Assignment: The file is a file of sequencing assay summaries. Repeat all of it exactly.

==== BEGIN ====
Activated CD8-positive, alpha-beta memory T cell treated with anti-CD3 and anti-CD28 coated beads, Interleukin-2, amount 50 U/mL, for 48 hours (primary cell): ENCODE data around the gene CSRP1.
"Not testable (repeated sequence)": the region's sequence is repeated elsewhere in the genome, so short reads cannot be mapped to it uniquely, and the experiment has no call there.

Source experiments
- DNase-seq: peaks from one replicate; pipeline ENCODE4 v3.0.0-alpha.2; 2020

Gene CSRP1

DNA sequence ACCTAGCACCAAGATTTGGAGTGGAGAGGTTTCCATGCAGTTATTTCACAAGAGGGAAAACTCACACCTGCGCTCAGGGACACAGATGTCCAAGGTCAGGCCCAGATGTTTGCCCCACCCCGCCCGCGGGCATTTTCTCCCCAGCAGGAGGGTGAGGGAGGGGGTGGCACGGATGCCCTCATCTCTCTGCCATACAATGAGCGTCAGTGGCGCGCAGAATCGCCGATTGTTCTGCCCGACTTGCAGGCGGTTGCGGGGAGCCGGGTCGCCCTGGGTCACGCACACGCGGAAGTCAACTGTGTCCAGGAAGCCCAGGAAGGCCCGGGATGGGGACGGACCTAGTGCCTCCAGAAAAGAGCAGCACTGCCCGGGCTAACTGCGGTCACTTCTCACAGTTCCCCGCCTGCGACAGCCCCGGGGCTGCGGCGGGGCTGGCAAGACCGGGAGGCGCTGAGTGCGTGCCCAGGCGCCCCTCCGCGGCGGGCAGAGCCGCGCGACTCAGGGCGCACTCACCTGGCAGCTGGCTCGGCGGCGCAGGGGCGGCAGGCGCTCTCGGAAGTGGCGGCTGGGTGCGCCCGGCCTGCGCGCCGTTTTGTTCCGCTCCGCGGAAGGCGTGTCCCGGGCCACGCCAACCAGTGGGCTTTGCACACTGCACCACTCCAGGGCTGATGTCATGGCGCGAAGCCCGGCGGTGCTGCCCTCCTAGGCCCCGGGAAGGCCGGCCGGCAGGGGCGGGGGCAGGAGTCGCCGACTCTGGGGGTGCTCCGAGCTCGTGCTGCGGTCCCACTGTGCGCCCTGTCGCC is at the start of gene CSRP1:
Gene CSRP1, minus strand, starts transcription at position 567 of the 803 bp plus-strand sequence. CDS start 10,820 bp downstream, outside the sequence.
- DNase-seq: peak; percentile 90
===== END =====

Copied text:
Activated CD8-positive, alpha-beta memory T cell treated with anti-CD3 and anti-CD28 coated beads, Interleukin-2, amount 50 U/mL, for 48 hours (primary cell): ENCODE data around the gene CSRP1.
"Not testable (repeated sequence)": the region's sequence is repeated elsewhere in the genome, so short reads cannot be mapped to it uniquely, and the experiment has no call there.

Source experiments
- DNase-seq: peaks from one replicate; pipeline ENCODE4 v3.0.0-alpha.2; 2020

Gene CSRP1

DNA sequence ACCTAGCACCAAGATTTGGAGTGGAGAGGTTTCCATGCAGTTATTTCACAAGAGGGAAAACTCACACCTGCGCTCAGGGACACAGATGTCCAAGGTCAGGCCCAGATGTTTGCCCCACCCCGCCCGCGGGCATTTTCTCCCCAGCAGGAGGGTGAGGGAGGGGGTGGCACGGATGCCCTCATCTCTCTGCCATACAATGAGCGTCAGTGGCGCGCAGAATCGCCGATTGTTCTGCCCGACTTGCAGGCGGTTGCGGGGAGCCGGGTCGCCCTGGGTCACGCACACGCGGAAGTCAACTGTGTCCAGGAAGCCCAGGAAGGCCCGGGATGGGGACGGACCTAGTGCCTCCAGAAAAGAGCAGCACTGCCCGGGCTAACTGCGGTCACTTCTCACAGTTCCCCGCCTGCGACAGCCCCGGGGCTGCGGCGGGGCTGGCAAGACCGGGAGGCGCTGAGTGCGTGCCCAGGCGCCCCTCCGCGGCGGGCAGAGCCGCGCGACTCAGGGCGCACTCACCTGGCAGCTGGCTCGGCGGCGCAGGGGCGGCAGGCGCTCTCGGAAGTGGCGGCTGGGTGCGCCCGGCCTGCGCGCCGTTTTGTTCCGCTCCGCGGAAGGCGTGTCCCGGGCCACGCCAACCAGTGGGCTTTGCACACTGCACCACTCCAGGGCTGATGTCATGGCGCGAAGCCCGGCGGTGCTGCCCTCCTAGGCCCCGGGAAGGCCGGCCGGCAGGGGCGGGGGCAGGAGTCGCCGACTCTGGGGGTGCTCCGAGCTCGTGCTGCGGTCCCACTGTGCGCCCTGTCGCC is at the start of gene CSRP1:
Gene CSRP1, minus strand, starts transcription at position 567 of the 803 bp plus-strand sequence. CDS start 10,820 bp downstream, outside the sequence.
- DNase-seq: peak; percentile 90